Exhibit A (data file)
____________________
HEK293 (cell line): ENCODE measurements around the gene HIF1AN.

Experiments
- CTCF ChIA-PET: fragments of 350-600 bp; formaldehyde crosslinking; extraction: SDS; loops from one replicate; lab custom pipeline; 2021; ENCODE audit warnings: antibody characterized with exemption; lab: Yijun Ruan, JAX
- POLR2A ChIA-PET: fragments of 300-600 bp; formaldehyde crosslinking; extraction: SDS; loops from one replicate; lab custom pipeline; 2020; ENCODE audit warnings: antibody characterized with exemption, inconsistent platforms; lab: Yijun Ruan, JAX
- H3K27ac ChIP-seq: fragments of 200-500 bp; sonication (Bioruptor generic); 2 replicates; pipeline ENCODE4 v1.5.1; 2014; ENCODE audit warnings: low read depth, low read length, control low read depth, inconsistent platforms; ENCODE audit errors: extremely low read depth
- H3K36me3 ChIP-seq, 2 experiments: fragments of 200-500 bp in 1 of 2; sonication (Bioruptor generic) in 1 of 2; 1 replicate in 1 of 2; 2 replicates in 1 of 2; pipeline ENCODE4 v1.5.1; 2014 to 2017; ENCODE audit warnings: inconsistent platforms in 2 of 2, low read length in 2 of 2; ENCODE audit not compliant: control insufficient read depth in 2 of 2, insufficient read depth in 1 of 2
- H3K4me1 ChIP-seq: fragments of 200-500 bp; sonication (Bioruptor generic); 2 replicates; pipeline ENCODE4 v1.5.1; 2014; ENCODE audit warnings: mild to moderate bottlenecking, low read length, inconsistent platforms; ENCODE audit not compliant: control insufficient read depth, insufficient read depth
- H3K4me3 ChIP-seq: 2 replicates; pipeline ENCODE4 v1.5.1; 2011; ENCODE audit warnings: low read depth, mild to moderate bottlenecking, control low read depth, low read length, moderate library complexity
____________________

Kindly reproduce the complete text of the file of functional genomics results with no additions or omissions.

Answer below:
HEK293 (cell line): ENCODE measurements around the gene HIF1AN.

Experiments
- CTCF ChIA-PET: fragments of 350-600 bp; formaldehyde crosslinking; extraction: SDS; loops from one replicate; lab custom pipeline; 2021; ENCODE audit warnings: antibody characterized with exemption; lab: Yijun Ruan, JAX
- POLR2A ChIA-PET: fragments of 300-600 bp; formaldehyde crosslinking; extraction: SDS; loops from one replicate; lab custom pipeline; 2020; ENCODE audit warnings: antibody characterized with exemption, inconsistent platforms; lab: Yijun Ruan, JAX
- H3K27ac ChIP-seq: fragments of 200-500 bp; sonication (Bioruptor generic); 2 replicates; pipeline ENCODE4 v1.5.1; 2014; ENCODE audit warnings: low read depth, low read length, control low read depth, inconsistent platforms; ENCODE audit errors: extremely low read depth
- H3K36me3 ChIP-seq, 2 experiments: fragments of 200-500 bp in 1 of 2; sonication (Bioruptor generic) in 1 of 2; 1 replicate in 1 of 2; 2 replicates in 1 of 2; pipeline ENCODE4 v1.5.1; 2014 to 2017; ENCODE audit warnings: inconsistent platforms in 2 of 2, low read length in 2 of 2; ENCODE audit not compliant: control insufficient read depth in 2 of 2, insufficient read depth in 1 of 2
- H3K4me1 ChIP-seq: fragments of 200-500 bp; sonication (Bioruptor generic); 2 replicates; pipeline ENCODE4 v1.5.1; 2014; ENCODE audit warnings: mild to moderate bottlenecking, low read length, inconsistent platforms; ENCODE audit not compliant: control insufficient read depth, insufficient read depth
- H3K4me3 ChIP-seq: 2 replicates; pipeline ENCODE4 v1.5.1; 2011; ENCODE audit warnings: low read depth, mild to moderate bottlenecking, control low read depth, low read length, moderate library complexity